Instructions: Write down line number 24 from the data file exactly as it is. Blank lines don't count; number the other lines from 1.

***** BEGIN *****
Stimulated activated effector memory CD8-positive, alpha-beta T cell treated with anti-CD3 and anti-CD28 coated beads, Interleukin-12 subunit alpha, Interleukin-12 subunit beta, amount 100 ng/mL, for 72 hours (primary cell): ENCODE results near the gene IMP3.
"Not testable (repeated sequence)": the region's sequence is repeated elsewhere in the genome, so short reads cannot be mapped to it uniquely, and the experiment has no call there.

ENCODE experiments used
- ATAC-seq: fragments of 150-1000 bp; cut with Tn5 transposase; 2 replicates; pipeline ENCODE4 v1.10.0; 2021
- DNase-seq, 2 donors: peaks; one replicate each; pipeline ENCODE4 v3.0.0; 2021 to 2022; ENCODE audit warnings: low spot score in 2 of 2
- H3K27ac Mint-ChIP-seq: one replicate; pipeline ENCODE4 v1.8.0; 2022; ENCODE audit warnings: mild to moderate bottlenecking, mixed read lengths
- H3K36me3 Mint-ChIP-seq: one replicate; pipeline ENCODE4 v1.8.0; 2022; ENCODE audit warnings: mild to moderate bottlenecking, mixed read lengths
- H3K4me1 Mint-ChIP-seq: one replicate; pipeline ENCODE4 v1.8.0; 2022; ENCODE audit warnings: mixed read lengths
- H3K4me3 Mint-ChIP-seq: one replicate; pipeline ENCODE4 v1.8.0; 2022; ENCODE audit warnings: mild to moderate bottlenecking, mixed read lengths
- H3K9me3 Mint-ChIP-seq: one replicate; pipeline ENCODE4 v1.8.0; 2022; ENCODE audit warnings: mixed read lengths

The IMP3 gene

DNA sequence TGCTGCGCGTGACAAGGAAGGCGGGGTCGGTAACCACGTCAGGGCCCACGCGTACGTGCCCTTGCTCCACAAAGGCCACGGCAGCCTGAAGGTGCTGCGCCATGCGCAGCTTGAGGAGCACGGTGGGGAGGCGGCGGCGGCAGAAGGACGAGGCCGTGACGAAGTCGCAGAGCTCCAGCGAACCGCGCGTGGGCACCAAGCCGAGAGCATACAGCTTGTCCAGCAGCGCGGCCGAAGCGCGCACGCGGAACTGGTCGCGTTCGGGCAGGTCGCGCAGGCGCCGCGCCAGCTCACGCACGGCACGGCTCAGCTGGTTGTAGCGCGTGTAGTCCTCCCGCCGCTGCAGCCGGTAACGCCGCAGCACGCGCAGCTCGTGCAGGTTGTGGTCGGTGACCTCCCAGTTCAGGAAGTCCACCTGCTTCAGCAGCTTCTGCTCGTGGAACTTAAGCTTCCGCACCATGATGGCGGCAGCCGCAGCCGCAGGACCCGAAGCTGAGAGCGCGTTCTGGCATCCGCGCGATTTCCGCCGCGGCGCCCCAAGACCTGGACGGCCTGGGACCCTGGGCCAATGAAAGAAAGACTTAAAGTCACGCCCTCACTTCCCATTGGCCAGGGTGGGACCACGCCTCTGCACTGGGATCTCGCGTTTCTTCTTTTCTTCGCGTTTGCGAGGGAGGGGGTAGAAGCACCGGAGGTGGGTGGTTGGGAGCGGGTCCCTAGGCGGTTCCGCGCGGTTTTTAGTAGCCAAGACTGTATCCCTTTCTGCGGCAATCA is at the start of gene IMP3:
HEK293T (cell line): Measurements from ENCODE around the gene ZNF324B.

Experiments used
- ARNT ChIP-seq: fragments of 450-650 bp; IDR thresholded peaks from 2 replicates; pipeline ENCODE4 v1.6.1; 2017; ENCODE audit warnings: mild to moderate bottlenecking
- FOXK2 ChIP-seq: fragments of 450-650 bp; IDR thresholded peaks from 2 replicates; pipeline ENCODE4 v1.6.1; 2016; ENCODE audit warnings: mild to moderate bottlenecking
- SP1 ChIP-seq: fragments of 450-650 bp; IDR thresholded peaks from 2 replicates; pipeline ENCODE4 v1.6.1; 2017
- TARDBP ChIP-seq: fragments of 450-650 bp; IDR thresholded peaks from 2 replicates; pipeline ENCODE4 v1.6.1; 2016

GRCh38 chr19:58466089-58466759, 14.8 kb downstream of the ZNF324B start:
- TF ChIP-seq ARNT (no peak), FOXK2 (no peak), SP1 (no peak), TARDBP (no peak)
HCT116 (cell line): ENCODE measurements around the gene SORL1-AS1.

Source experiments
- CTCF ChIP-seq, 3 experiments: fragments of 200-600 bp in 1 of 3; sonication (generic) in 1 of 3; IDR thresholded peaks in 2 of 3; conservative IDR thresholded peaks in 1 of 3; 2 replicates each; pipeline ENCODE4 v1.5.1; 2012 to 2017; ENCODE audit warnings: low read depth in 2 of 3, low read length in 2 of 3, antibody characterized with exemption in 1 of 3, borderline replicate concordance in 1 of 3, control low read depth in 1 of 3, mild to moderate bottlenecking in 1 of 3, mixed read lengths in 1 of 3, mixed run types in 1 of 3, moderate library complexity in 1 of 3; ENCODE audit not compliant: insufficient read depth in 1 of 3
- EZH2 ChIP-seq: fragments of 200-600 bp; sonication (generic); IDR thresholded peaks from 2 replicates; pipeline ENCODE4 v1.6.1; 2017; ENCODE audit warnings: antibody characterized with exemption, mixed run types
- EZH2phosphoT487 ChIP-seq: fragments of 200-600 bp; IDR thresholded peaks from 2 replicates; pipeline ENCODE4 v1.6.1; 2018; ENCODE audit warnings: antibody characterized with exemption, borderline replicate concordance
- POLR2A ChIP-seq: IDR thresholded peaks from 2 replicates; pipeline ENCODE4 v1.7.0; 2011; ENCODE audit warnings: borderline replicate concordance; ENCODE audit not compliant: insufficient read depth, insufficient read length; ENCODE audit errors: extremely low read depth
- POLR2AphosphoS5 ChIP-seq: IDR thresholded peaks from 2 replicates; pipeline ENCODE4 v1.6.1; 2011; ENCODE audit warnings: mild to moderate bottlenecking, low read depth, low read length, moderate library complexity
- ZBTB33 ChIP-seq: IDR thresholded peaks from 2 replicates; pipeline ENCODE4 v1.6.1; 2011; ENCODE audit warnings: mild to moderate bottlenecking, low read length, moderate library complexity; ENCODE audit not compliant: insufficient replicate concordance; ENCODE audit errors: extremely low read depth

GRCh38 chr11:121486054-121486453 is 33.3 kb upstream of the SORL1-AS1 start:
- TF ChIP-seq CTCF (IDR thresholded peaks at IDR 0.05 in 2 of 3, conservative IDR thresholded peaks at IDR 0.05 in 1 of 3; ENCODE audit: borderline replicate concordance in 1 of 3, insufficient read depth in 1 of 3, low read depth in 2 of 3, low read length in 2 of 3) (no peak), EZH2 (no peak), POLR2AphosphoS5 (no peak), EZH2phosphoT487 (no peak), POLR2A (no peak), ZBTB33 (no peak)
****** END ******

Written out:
- EZH2 ChIP-seq: fragments of 200-600 bp; sonication (generic); IDR thresholded peaks from 2 replicates; pipeline ENCODE4 v1.6.1; 2017; ENCODE audit warnings: antibody characterized with exemption, mixed run types